Virtualization Technology News and Information
Faces of Business 2007: Diane Greene, VMware CEO

The San Francisco Chronicle writes: 

To understand the heady success of Palo Alto's VMware , you need to understand its CEO, Diane Greene.

The president of one of the valley's hottest companies is a private person who loathes talking about herself. But the breakaway performance of her company - which has become the fourth-largest publicly traded software firm in the world after an initial public offering in August - has much to do with the woman who runs it.

An MIT- and UC Berkeley-trained engineer and computer scientist, she brings a geek's eye for results to VMware's business of virtualization. As a lifelong sailor, she provides a sense of patience, poise and long-term vision as CEO. And as the third of four children, she's always looking for ways to broker peace and establish partnerships.

It's these traits that have helped VMware register the largest tech IPO since Google and become one of the biggest business stories of the year. The company, founded in 1998 by Greene and husband Mendel Rosenblum, owns more than 80 percent of the emerging virtualization market.

Virtualization refers to the ability of a computer server that normally runs one operating system to handle multiple platforms, allowing it to perform the work of many machines. Virtualization not only helps keep hardware costs down for companies, it helps reduce a company's energy use by eliminating the need for multiple servers.

VMware, a subsidiary of storage maker EMC, raised almost $1 billion on its first day of trading. The stock was offered at $29 per share, shot up immediately to $52 and now runs about $90 per share, giving the company a market capitalization of $34 billion.

But with the success has come competition. Heavyweights like Microsoft and Oracle, along with smaller rivals like XenSource and Virtual Iron Software, are all trying to outmaneuver VMware if not on performance, at least on price.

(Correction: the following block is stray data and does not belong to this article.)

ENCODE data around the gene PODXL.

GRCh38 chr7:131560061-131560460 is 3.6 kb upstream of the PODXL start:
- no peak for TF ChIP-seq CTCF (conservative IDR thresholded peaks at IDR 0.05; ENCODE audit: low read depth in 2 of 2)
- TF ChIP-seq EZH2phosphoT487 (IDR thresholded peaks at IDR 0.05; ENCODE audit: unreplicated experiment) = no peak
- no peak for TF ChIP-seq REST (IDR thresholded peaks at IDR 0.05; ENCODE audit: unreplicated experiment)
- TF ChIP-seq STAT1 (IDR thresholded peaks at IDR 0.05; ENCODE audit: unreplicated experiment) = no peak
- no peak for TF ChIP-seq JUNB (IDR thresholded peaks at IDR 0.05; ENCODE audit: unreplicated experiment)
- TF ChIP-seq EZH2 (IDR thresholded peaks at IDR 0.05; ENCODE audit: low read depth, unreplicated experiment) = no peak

It's in these moments that officials lean even more on the principles of Greene, whose quiet calm seems well suited for the roiling waters ahead.

Greene is not your typical CEO. Despite being the public face of the company, Greene seems more comfortable behind the scenes, putting the pieces in place for success. Even when asked about her success, she is quick to return the attention back to her company.

She declined a request to be interviewed for this article, saying only, "Building the company with the community of people that work at VMware along with our partners and customers is extremely engaging."

Her low-key approach has been woven throughout the fabric of the company, and is noticeable in its marketing to customers. Where other companies may exaggerate when promising results, Greene focuses on delivering value and quality, letting the results speak for themselves.

"She's about solid things, solid execution, solid quality," said Reza Malekzadeh, senior director of product marketing. "It's about delivering something concrete and valuable."